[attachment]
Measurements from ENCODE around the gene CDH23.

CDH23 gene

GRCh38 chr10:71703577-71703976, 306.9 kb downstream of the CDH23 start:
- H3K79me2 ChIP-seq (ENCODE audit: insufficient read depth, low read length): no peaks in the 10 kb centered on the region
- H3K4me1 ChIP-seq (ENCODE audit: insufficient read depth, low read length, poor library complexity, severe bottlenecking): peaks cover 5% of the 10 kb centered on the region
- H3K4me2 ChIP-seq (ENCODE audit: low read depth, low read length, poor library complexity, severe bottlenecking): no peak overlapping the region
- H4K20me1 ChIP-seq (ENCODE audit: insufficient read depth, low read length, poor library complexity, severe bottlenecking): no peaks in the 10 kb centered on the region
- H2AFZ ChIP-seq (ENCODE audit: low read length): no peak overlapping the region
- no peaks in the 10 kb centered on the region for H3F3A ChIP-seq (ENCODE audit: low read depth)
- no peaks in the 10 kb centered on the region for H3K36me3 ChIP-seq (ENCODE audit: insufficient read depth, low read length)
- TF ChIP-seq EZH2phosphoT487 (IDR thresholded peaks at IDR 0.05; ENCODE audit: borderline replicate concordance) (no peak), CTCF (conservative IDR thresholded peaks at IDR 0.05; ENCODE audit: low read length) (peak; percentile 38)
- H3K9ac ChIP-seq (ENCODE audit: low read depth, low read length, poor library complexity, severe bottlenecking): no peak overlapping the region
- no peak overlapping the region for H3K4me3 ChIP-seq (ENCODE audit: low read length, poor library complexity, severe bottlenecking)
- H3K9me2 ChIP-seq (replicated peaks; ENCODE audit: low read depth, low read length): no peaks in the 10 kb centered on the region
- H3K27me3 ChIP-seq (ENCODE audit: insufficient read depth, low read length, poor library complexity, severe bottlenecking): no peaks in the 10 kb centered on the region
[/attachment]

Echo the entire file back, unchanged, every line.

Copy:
Measurements from ENCODE around the gene CDH23.

CDH23 gene

GRCh38 chr10:71703577-71703976, 306.9 kb downstream of the CDH23 start:
- H3K79me2 ChIP-seq (ENCODE audit: insufficient read depth, low read length): no peaks in the 10 kb centered on the region
- H3K4me1 ChIP-seq (ENCODE audit: insufficient read depth, low read length, poor library complexity, severe bottlenecking): peaks cover 5% of the 10 kb centered on the region
- H3K4me2 ChIP-seq (ENCODE audit: low read depth, low read length, poor library complexity, severe bottlenecking): no peak overlapping the region
- H4K20me1 ChIP-seq (ENCODE audit: insufficient read depth, low read length, poor library complexity, severe bottlenecking): no peaks in the 10 kb centered on the region
- H2AFZ ChIP-seq (ENCODE audit: low read length): no peak overlapping the region
- no peaks in the 10 kb centered on the region for H3F3A ChIP-seq (ENCODE audit: low read depth)
- no peaks in the 10 kb centered on the region for H3K36me3 ChIP-seq (ENCODE audit: insufficient read depth, low read length)
- TF ChIP-seq EZH2phosphoT487 (IDR thresholded peaks at IDR 0.05; ENCODE audit: borderline replicate concordance) (no peak), CTCF (conservative IDR thresholded peaks at IDR 0.05; ENCODE audit: low read length) (peak; percentile 38)
- H3K9ac ChIP-seq (ENCODE audit: low read depth, low read length, poor library complexity, severe bottlenecking): no peak overlapping the region
- no peak overlapping the region for H3K4me3 ChIP-seq (ENCODE audit: low read length, poor library complexity, severe bottlenecking)
- H3K9me2 ChIP-seq (replicated peaks; ENCODE audit: low read depth, low read length): no peaks in the 10 kb centered on the region
- H3K27me3 ChIP-seq (ENCODE audit: insufficient read depth, low read length, poor library complexity, severe bottlenecking): no peaks in the 10 kb centered on the region